Energy & Mining

Use the Sun

With the goal of generating 20% of national energy needs from renewable sources, the government is pursuing large-scale solar developments and providing incentives to businesses and homeowners.

Located just north of the equator, Malaysia is upgrading its national energy grid with ambitious plans to harvest one of its most abundant natural resources: sunshine. In recent years, the Southeast Asian nation has been expanding its solar power capacity, and in October 2018 Yeo Bee Yin, who heads the Ministry of Energy, Science, Technology, Environment, and Climate Change (MESTECC), set a goal to generate 20% of Malaysia’s electricity from renewable sources by 2025.

Currently, just 2% of the nation’s energy comes from green technologies such as wind and solar power, as electricity generation remains dependent on the country’s limited fossil fuel resources like oil, coal, and natural gas. Yet Bee Yin, a Cambridge-educated engineer turned lawmaker who was listed by the World Economic Forum as one of 2019’s Young Global Leaders, is determined to make the plan work.

“Energy is something that we Malaysians have taken for granted, given the country’s abundant natural resources and the steady supply of electricity,” she said. “With government drive, incentives, the right regulations, and above all the capital market, we can build vibrant private capital investment in the green industry in Malaysia.”

If her energy initiatives are implemented nationwide, Bee Yin said she expects Malaysia to save up to MYR46.9 billion, about USD11.23 billion, in energy spending by 2030. To realize her target, Bee Yin said the government has been engaging with industry leaders to draft project proposals and study the most effective green energy policies being implemented around the world.

Initial plans include various programs to encourage environmentally friendly practices, tax incentives to encourage higher rates of solar panel purchases by businesses and homeowners, the implementation of nationwide net energy metering, and large-scale solar (LSS) power plants that will wean the nation of fossil fuel dependency.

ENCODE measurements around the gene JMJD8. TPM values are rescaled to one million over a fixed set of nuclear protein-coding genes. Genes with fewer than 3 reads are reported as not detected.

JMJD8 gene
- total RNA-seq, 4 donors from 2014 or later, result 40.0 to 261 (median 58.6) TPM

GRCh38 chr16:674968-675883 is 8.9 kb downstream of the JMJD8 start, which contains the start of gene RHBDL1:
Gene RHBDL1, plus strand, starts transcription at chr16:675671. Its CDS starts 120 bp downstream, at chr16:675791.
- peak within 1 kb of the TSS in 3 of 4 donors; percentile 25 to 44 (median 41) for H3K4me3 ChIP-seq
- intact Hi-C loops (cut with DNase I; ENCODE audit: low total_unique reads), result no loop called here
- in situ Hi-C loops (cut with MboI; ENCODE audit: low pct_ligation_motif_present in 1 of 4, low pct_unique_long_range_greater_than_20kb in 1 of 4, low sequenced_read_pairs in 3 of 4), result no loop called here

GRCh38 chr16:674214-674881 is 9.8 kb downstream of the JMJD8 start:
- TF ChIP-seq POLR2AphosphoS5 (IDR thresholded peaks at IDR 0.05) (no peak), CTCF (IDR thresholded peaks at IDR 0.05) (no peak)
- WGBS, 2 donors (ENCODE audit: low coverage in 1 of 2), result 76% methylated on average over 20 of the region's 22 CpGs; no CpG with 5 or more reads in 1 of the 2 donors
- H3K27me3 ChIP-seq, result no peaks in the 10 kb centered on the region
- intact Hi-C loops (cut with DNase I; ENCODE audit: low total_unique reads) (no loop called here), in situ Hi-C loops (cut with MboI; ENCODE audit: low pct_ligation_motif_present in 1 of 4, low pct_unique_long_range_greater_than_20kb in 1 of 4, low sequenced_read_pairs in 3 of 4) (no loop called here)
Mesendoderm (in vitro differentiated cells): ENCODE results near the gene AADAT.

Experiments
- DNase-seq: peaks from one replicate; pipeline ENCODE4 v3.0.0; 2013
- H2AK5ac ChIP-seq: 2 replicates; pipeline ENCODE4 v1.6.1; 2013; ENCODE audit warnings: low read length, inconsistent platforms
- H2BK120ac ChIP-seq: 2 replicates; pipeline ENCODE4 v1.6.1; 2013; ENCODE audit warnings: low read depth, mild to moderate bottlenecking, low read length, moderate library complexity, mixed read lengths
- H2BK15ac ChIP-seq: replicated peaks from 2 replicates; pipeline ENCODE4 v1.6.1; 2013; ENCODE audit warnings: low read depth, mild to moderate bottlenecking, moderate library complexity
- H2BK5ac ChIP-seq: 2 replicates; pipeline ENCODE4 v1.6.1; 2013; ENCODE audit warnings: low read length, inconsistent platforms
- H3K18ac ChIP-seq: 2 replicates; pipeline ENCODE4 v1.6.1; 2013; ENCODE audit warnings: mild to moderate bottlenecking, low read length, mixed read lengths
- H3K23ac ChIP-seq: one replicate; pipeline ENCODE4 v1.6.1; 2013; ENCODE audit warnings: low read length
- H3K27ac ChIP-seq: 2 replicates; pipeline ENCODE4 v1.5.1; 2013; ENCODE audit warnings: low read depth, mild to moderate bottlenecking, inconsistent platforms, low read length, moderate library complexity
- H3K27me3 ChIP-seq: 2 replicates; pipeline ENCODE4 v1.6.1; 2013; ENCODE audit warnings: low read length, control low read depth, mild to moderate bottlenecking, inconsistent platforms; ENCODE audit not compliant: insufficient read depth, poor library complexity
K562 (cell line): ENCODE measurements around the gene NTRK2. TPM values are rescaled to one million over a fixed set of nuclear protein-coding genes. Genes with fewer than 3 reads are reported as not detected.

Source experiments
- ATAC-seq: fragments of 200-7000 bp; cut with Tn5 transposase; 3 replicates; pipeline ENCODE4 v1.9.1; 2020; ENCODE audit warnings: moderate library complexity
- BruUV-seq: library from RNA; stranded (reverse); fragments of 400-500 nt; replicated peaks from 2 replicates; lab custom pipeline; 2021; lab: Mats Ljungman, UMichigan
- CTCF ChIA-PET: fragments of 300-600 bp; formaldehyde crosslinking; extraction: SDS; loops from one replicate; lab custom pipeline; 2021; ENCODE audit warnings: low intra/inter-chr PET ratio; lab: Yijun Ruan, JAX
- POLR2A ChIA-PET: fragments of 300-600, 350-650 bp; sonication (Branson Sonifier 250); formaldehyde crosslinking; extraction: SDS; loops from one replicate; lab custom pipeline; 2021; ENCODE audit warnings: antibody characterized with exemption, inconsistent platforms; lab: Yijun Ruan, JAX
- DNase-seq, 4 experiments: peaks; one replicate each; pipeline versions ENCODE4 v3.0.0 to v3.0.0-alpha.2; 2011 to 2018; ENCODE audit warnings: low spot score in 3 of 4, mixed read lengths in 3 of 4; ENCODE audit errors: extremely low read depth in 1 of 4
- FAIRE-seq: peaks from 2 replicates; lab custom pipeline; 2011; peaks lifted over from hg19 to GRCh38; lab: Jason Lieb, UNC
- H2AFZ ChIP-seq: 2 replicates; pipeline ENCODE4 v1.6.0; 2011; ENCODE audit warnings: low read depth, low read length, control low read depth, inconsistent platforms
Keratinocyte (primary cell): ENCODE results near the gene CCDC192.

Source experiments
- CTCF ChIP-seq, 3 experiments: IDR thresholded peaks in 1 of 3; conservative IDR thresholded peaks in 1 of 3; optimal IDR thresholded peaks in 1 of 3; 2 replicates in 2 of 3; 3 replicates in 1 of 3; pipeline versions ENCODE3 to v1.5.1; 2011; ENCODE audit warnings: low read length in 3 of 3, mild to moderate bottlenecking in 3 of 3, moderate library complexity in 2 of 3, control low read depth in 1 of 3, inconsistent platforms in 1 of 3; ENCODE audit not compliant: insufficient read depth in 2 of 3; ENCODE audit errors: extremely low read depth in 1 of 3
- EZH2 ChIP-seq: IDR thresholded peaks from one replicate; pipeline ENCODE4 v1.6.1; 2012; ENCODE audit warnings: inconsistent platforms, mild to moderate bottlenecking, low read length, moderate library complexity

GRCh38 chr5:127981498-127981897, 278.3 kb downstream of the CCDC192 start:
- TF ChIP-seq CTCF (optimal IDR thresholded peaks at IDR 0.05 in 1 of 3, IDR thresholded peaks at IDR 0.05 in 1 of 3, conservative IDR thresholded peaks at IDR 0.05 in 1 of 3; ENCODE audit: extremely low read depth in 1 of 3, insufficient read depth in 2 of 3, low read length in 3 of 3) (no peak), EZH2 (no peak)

Earlier in 2019, the Energy Commission of Malaysia released a tender for a 500-MW grid-connected LSS project to be developed on Peninsular Malaysia. This is the third round of 500-MW solar tenders being issued under the state’s LSS program in support of public utility scale photovoltaic solar power plants. The third LSS plant, also known as LSS3, will sell power to the utility Tenaga Nasional Berhad through a power purchase agreement, with commissioning expected in 2021.
The LSS tender process was introduced in 2018 to replace the previous Feed-in-Tariff system, which was created to integrate small-scale solar power installations. In the first round of LSS tenders in 2016, the government allocated 200MW of solar power in Peninsular Malaysia and 50MW in Sabah. In the second round, which took place in 2017, the state approved 360MW in Peninsular Malaysia and 100MW in Sabah and Labuan. By the end of 2017, Malaysia had an installed solar energy capacity of about 350MW.

With such fast-paced development of the solar sector, many domestic and international energy companies have made proposals to help the government achieve its goals. Even the Malaysian state-owned oil and gas supplier, Petronas, and the Filipino utility, Meralco, have shown interest in expanding their renewable energy portfolios through major solar projects in the Southeast Asian nation.

In May 2019, Scatec Solar, a solar power company based in Norway, announced it had started commercial operation of its 65-MW Jasin plant in Malaysia. The first of three Scatec projects in the nation, which will total USD296 million in investments, the Jasin plant is expected to produce 94,000MWh per year and has doubled the company’s assets in operation to 130MW in the country.

“Southeast Asia continues to be a key market for us, and we expect the government of Malaysia will maintain high ambitions for the deployment of renewable energy in the country,” Raymond Carlsen, CEO of Scatec Solar, said in a press release in May.

In addition to ongoing big-ticket LSS projects, Bee Yin is also working to make solar energy more accessible to individual businesses and households. Recently, the minister launched a new website for the Sustainable Energy Development Authority (SEDA), which will serve as an information portal for citizens interested in learning about solar installation requirements, benefits, and incentives. The site helps consumers find solar providers, calculate the costs and savings involved with solar installations, and get informed on the latest solar energy regulations.

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